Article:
Cryptocurrencies are best understood by examining the community structure and cultural values they exhibit, rather than the economic activity they create. Cryptocurrencies are really “cryptocultures” and these cultures are many, a plurality. I define a cryptoculture as an open source community with its own micro-economy. Each culture embeds its values into their blockchain. It’s a sociotechnical arrangement: The values and technology are mixed up with one another.
Dr. Paul J. Ennis is an assistant professor in the College of Business, University College Dublin.
Crypto Questioned is a forum to discuss the ideas and philosophies that drive the cryptocurrency industry.
Many assume cryptocurrency culture is monolithic, essentially a Bitcoin culture, but those involved long term come to know each blockchain as a particular point of view: Dogecoin (memelogy), XRP (corporate), Monero (privacy), SushiSwap (degen) or Polygon (efficiency). Those responsible for managing the blockchain, usually developers and miners (or a variant), constitute the “blockocracy.“
The Bitcoin blockchain is designed to express a belief in scarcity premised on a right libertarian commodity theory of money. Bitcoin is a “theory of society” predicated on the collapse of the fiat monetary system. The project is sustained by the discourse around bitcoins as a scarce digital gold, digital metallism. In particular, scarcity is built into difficult-to-change code, algorithmic authority.
Bitcoin’s political philosophy is well known, but we rarely ask what political philosophy animates Ethereum.
The Ethereum blockchain is often conceptualized as a shared world computer. This computer is agnostic about what happens on it. Ethereum says we are just the infrastructure and how you organize yourselves is up to you. In the white paper, Vitalek Buterin, a Canadian computer programmer who co-founded Ethereum, suggests some applications, but those are just suggestions. But to be the neutral infrastructure is deeply political because it expands Ethereum from an economics experiment, like Bitcoin, into an experiment in public goods provisioning.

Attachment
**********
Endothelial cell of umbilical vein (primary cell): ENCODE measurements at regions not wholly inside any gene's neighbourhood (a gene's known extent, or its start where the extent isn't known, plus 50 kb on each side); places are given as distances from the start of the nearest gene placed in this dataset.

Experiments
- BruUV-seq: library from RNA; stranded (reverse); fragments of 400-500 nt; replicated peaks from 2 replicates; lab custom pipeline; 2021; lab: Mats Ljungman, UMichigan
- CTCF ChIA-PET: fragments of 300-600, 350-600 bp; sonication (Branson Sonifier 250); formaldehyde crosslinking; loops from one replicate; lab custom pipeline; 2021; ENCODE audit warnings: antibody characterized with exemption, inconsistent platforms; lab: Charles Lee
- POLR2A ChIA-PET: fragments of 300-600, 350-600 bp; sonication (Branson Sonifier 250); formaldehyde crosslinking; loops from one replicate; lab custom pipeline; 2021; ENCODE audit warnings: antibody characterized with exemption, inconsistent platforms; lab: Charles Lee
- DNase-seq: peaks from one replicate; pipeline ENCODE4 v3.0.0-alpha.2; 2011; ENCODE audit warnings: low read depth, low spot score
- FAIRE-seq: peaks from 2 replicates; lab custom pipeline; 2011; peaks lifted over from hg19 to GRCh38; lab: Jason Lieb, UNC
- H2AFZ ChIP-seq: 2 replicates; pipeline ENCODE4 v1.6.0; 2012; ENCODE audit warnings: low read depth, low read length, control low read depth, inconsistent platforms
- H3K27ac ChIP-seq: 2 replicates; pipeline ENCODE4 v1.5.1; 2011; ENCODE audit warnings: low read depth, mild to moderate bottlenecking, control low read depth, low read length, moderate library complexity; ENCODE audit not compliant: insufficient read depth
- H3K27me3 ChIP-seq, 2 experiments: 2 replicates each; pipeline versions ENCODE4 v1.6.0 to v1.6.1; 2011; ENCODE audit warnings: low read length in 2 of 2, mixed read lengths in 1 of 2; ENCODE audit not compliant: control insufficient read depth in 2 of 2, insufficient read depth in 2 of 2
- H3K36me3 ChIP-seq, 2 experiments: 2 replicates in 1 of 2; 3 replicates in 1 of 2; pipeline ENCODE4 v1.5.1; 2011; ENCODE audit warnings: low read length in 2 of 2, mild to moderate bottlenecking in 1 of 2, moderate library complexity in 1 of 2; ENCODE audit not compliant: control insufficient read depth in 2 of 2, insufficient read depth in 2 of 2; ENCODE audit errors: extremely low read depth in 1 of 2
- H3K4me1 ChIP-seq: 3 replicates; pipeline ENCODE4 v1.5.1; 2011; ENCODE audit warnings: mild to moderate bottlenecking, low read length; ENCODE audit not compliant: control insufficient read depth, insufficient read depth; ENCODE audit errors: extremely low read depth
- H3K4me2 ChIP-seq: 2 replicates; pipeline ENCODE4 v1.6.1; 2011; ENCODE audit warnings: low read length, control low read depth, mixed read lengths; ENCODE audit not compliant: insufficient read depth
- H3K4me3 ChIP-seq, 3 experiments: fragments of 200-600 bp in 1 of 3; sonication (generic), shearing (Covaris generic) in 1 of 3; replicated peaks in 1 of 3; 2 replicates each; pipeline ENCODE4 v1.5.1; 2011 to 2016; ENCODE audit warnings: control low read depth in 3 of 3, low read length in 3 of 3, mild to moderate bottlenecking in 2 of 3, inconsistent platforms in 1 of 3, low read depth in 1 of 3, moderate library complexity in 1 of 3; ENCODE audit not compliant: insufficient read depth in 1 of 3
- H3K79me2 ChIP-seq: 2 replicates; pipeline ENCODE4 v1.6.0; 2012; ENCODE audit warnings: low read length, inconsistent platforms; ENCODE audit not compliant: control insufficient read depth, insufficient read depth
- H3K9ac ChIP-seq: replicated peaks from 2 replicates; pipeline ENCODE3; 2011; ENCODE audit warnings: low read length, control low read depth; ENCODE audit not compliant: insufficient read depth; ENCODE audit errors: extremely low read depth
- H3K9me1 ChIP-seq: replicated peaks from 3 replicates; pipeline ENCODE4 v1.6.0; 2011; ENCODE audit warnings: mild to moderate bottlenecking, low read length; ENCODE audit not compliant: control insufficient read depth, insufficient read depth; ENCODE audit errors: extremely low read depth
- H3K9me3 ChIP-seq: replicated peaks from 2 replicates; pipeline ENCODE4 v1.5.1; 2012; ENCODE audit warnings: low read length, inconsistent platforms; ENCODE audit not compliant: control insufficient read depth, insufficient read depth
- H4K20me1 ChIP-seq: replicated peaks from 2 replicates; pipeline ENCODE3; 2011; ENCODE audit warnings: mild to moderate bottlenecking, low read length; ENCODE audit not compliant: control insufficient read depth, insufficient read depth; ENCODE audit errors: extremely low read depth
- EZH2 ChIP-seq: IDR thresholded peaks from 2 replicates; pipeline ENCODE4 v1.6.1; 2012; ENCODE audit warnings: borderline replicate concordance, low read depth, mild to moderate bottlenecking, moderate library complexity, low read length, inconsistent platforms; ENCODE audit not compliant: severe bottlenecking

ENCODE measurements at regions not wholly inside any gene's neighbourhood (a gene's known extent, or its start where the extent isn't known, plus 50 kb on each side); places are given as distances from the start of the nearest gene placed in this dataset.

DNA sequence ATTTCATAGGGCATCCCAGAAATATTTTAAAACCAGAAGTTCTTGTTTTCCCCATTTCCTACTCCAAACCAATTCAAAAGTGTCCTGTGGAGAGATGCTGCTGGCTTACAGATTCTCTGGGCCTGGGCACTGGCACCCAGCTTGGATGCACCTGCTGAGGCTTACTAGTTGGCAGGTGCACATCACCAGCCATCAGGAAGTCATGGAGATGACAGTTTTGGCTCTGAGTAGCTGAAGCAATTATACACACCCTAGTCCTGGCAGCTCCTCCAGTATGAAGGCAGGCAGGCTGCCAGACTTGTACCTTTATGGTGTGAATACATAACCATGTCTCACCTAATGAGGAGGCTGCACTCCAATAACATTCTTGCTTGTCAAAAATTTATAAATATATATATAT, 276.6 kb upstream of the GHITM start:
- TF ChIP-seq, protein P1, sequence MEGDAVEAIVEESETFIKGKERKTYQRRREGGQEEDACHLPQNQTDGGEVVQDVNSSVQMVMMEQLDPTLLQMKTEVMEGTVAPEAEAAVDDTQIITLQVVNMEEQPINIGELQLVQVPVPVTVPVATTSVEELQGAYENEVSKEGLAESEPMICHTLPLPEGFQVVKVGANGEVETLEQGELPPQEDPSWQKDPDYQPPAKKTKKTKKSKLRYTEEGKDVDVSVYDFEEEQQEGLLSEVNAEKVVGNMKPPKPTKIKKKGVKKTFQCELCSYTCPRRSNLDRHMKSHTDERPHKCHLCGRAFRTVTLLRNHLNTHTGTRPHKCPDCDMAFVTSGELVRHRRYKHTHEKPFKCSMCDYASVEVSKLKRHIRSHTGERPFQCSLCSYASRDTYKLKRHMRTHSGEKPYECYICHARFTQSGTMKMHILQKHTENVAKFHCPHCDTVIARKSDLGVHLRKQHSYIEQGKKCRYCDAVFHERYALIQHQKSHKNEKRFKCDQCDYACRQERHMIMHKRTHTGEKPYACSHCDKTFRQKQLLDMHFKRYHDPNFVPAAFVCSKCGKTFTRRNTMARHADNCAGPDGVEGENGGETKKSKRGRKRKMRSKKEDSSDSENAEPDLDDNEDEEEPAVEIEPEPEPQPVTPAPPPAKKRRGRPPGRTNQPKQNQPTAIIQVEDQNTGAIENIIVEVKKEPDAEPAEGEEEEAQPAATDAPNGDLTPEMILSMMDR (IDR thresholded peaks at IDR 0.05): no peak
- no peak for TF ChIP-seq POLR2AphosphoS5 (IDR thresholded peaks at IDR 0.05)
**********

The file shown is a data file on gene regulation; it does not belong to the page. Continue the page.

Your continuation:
The closest Ethereum came to formalizing a political philosophy was its flirtation with Eric Posner and Glen Weyl’s radical markets or radical liberalism. Radical liberalism shares with Ethereum a desire to reimagine the inherited political economy – corrupted democratic institutions, neoliberalism – by creating alternative market arrangements.
Buterin and Weyl co-wrote an academic paper on one such reimagining: quadratic voting for the provisioning of public goods. That found its way into Ethereum with Gitcoin’s quadratic funding mechanism, where smaller voters are matched by a large pool to ensure the spread of infrastructural funding is varied and reflective of the entire community.
Providing and maintaining infrastructure is central to the Ethereum mind-set, to the Ethereum cryptoculture.
Author and philosopher Craig Warmke argues Bitcoin is a case of hyperauthorship. The Bitcoin community collectively tracks the narrative of the movement of bitcoins.
Ethereum is a case of hypergovernance. The Ethereum community collectively creates the infrastructural conditions for new forms of governance. These new forms are alternatives to the inherited ones and implicitly propose to replace them. These surrogates will provide functions previously provided by corrupted democratic states and neoliberalism, but in more decentralized ways.
Ethereum is “minarchist.” Minarchism is a libertarian position advocating a night-watchman state. Associated primarily with philosopher Robert Nozick, minarchism advocates an almost completely anarchist position where all government functions are eliminated except those related to security (police, army, justice).
In Nozick’s hands, the night-watchman state is a right libertarian concept, but in Ethereum’s it morphs into a left libertarian one. The community mutually provides and maintains a shared public good, the Ethereum world computer, but after that it’s hands-off, i.e. libertarianism.
Ethereum is not in the business of confronting the state, but I do believe it proposes a version of latent minarchism where it provides better infrastructure than the state can. These services would slowly replace their centralized analogues in the traditional world. They cover the broad areas of community well: organizational (decentralized autonomous organizations, or DAOs), financial (decentralized finance, or DeFi), cultural (non-fungible tokens/social tokens). Minimal mutual governance.
Hash, Bash, Cash
What unites cryptocultures in achieving their various aims is a “hash, bash, cash” model of decentralized organization. Users hash it out by treating the blockchain as a shared locus of cultural truth and ensuring it remains so. Bashing it out refers to the discourse and cultural values expressed socially among the community. Cashing it out refers to the centrality of money in the cryptocultural experience: investing, trading, exiting. All these experiences bind the community as a culture.
We hash, bash, cash for different reasons, and the assumptions found in one cryptoculture do not carry into another. In Ethereum’s case, the community hashes, bashes and cashes in order to provide and maintain a shared world computer, a public goods infrastructure. That’s the mutualism. This infrastructure then houses experiments in hypergovernance, that’s the minarchism. Ethereum’s political philosophy is mutualist minarchism.